Black church merges with predominantly white church in NC as Charlotte tensions loom

In the midst of racial tensions in Charlotte, an African-American church in Greensboro, North Carolina, is transitioning to become the newest campus of The Refuge, a predominantly white multi-campus church aiming to have more multicultural diversity in its pews.

It was announced last Sunday that the predominantly black House of Refuge in Greensboro will become the fourth campus of The Refuge, a 2,200-member non-denominational church with campuses already established in Kannapolis, Salisbury and Brazil.

While the merger won't be complete until Nov. 6, when the House of Refuge officially becomes The Refuge of Greensboro, the announcement of the merger came just two days before riots broke out in the streets of Charlotte last week after the police shooting of Keith Lamont Scott.

In an interview with The Christian Post on Monday, Refuge lead pastor Jay Stewart explained that the decision to merge the church had been made months ago. However, the fact that the planned date to announce the merger came just two days before violence broke out in Charlotte might carry some divine significance, Stewart asserted.

"The Lord knew and I don't think it is coincidental," Stewart said.

"I think it is a great opportunity for that message to not only be spoken but to be demonstrated. People don't want to hear someone talk about unity, they want to see it in action," Stewart continued. "I think this is a great chance for people to see unity in action. Unity is the prerequisite for revival. So, if we are going to see a spiritual awakening, and I do believe there is another great awakening coming, there has to be unity first."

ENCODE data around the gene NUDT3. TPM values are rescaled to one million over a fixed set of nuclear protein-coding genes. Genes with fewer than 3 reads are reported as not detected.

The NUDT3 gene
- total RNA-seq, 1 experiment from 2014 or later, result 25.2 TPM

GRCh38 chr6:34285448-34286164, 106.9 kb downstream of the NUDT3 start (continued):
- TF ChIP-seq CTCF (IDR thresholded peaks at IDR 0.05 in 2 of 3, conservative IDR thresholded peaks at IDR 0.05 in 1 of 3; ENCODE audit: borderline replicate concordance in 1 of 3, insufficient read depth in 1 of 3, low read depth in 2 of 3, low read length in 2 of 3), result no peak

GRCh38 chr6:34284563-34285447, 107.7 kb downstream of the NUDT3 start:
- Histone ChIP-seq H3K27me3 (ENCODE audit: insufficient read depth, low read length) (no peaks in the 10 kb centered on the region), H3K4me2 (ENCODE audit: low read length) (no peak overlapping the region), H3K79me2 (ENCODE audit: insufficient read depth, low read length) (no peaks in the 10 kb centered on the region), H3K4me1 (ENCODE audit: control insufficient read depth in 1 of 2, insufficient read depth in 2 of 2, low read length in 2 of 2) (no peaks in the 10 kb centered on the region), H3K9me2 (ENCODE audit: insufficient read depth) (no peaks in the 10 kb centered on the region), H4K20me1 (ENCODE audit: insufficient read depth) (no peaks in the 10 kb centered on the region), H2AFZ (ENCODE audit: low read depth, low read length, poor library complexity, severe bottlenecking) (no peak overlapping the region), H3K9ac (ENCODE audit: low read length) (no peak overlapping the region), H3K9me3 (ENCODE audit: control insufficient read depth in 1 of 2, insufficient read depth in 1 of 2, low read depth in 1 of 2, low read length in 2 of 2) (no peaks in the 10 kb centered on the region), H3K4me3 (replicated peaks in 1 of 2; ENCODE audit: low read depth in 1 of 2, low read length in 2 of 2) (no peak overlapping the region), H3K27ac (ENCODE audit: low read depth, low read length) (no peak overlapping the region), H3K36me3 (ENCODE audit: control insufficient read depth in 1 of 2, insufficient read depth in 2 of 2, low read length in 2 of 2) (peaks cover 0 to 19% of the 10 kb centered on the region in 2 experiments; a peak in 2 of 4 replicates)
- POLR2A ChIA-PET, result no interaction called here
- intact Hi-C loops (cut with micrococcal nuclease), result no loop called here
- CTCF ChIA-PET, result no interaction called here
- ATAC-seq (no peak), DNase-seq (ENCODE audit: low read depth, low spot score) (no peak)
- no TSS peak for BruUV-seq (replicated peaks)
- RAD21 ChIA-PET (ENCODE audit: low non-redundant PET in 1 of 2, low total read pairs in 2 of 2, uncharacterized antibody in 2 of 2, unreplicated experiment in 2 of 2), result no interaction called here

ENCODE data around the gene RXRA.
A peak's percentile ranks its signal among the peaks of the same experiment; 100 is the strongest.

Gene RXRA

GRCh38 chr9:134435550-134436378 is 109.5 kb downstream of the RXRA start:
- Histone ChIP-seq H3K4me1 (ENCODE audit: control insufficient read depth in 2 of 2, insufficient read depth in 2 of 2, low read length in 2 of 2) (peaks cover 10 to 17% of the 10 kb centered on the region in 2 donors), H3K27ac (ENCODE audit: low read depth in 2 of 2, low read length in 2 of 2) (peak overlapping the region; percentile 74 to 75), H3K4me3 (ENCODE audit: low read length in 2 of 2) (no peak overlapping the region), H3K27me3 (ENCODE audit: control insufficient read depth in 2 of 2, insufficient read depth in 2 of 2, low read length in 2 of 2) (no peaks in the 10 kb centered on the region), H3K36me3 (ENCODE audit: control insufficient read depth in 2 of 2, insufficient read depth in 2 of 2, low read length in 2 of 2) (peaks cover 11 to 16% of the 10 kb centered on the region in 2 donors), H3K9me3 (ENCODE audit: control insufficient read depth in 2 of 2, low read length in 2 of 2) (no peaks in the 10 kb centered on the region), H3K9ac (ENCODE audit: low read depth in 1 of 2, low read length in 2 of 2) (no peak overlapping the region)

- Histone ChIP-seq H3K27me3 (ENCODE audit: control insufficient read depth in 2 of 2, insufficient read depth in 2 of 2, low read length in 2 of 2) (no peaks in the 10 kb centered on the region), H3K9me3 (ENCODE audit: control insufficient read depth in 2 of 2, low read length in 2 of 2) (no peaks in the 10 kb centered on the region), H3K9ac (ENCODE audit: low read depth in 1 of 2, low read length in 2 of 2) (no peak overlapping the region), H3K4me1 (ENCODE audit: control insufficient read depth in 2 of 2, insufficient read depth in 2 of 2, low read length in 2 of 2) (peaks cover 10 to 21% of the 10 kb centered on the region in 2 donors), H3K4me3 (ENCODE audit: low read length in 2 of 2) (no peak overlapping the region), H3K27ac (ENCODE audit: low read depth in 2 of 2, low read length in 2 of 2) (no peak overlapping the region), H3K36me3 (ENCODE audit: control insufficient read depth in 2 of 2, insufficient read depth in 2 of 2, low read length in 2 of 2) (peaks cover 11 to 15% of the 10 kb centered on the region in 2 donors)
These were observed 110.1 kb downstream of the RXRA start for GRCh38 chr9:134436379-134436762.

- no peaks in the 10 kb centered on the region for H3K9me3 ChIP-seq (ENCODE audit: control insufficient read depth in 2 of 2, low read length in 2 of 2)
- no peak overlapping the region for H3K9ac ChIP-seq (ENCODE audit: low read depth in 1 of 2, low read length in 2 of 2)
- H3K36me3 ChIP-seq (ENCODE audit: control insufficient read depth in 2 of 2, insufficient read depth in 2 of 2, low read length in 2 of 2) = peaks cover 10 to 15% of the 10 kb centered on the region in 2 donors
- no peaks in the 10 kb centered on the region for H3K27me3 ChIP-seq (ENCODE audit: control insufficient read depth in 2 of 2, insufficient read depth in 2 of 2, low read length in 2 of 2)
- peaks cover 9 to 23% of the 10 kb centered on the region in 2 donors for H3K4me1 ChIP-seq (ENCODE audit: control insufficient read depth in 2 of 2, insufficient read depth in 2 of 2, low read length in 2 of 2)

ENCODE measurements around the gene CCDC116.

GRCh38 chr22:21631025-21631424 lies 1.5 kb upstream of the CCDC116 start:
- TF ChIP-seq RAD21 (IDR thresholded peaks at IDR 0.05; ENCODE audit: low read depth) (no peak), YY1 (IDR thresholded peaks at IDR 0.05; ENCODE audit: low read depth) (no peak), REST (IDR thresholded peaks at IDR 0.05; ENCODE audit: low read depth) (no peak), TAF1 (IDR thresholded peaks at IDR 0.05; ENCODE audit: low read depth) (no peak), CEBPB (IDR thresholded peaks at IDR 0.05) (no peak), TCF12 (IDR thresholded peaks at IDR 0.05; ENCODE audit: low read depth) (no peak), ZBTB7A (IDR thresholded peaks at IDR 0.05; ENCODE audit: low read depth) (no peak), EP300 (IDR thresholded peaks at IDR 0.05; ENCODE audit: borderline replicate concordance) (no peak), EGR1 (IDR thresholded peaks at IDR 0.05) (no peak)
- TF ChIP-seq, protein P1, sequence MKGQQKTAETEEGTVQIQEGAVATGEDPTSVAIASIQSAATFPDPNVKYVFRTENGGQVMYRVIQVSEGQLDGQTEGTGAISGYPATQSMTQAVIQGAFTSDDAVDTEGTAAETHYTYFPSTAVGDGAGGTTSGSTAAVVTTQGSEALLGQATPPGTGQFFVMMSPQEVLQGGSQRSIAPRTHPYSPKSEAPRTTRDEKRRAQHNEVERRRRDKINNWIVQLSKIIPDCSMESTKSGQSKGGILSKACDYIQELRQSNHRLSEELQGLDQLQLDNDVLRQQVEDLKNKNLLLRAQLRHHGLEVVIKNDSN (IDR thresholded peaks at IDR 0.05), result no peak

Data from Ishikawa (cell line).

The House of Refuge, which is a 150 to 200-member church pastored by Derrick Hawkins, was in the midst of leadership change when Hawkins decided to reach out to Stewart for guidance about two years ago after seeing a billboard advertising The Refuge of Salisbury.

After meeting with Hawkins several times to provide guidance and mentoring and even meeting with and getting to know the House of Refuge's founding pastors, Stewart asked Hawkins and the founding pastors during a meeting last November if they ever considered becoming an extension of The Refuge.

"They just all started laughing and said, 'We talk about it all the time.' I said, 'Well, that is interesting. Maybe that is something we need to begin to explore together,'" Stewart recalled. "So, we did. I brought them in to meet our board of directors. They were ready right then."

But with Hawkins set to be installed as the House of Refuge's new pastor in June, Stewart figured it would be better if all this change wasn't sprung on the congregants so fast. The group decided that it would be best to wait until late fall to have the church officially become the newest campus of The Refuge.

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